Since newly emerging economies can better relate to the developmental obstacles from their own experience, IBSA is determined to separate its aid from the traditional line of donor- recipient model. It intends to do so with a new relaxed approach, that is not dependent on loans.   Fernando Sena from the Brazilian Embassy in South Africa states in an interview that:

“This has to do with the priorities of the country or government receiving the support. Unlike other donor relationships, it is not about imposing conditionality. Support from the IBSA Fund is not a loan and we are not expecting them to pay us back. We each bring our experience as a developing country. When we are talking about cooperating in another country, we are not trying to impose our views.”

Although only $3 million a year is generated towards the IBSA fund, IBSA is willing and proud to invest in small but sustainable projects. The first of these projects occurred in 2006 in Haiti, brought together members of conflicting factions in the violent prone Carrefour Feuilles zone, through a joint waste collection and recycling project.  Although the budget for the initial 14 month program was $550,000, the program proved to be very successful. Fernando Sena later affirmed that “the project provides a structure for people, who are traditionally from rival groups, to work together and it employs 385 neighborhood residents, including 207 women. Now 150,000 people benefit from improved sanitation.” Additionally, IBSA reported that violence had been reduced in the neighborhood of Carrefour Feuilles in Haiti’s capital. Another project funded by IBSA includes a drive in Guinea Bissau, West Africa, to improve agricultural practices.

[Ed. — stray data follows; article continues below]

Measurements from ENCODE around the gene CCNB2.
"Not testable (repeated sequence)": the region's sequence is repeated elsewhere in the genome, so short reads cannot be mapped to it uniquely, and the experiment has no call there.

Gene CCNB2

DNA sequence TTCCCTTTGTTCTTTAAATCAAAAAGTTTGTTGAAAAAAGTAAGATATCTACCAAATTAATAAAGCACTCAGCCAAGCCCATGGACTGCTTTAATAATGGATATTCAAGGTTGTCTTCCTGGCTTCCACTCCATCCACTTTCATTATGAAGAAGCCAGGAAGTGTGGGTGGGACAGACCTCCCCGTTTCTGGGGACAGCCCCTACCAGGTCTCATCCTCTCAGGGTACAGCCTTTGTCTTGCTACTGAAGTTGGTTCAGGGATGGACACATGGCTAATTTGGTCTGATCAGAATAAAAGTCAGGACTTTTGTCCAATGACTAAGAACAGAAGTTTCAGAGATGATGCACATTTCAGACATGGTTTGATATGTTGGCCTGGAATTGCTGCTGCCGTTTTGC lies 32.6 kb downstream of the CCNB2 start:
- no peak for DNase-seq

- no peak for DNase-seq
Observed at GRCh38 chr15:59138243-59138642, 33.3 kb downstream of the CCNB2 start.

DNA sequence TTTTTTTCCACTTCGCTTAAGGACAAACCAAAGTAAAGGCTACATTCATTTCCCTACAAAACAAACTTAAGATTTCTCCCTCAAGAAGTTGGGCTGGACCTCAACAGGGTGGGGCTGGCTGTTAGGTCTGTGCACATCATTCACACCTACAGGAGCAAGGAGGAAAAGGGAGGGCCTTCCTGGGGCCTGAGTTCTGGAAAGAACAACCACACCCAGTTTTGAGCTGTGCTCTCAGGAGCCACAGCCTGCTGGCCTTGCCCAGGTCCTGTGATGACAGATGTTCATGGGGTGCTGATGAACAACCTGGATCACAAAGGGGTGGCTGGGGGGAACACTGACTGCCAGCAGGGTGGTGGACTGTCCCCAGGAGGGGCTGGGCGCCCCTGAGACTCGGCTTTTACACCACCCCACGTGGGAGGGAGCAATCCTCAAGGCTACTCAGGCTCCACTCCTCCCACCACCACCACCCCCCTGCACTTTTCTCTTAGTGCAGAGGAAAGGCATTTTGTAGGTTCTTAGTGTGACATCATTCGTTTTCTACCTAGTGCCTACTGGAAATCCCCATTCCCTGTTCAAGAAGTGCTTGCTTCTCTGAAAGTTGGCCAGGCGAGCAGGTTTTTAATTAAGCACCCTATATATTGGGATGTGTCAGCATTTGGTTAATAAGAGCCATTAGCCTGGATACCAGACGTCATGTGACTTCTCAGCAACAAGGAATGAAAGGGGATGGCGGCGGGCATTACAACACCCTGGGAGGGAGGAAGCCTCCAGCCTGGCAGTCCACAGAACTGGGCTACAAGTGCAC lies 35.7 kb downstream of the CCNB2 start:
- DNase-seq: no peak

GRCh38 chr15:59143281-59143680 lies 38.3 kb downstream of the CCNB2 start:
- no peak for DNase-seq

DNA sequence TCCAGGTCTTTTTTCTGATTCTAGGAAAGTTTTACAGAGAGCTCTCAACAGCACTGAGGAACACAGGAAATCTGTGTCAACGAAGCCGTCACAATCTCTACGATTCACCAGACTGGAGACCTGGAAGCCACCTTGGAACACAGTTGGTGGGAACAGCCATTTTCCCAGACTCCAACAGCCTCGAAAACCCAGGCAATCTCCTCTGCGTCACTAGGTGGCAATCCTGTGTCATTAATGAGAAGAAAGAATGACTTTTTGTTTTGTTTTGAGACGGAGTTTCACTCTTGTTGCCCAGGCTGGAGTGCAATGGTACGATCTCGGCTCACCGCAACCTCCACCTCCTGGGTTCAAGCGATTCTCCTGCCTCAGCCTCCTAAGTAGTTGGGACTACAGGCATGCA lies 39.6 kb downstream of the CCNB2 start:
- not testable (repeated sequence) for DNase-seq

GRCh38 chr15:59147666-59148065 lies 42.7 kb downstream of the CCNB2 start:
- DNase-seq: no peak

As former aid recipient countries are becoming aid donors to other developing economies, a change in the dynamics of development emerges. During a speech in March 2011, the Brazilian envoy to South Africa, Jose de Sá Pimentel, explained that the reasons for IBSA’s establishment included an urge to function “independently of developed countries’ preconceptions,” implying that various former bilateral-aid models may be inefficient due to an overall difficulty in assessing the situation of one economy from the standpoint of another entirely different economy. IBSA is forming a new model where rising developing countries understand the issues of other developing economies and can help themselves as well as other developing nations with smaller and sustainable projects. Dr. Petrus de Kock concludes with: “for a picture of future growth in the global economy, we need look no further than the IBSAs of the world.”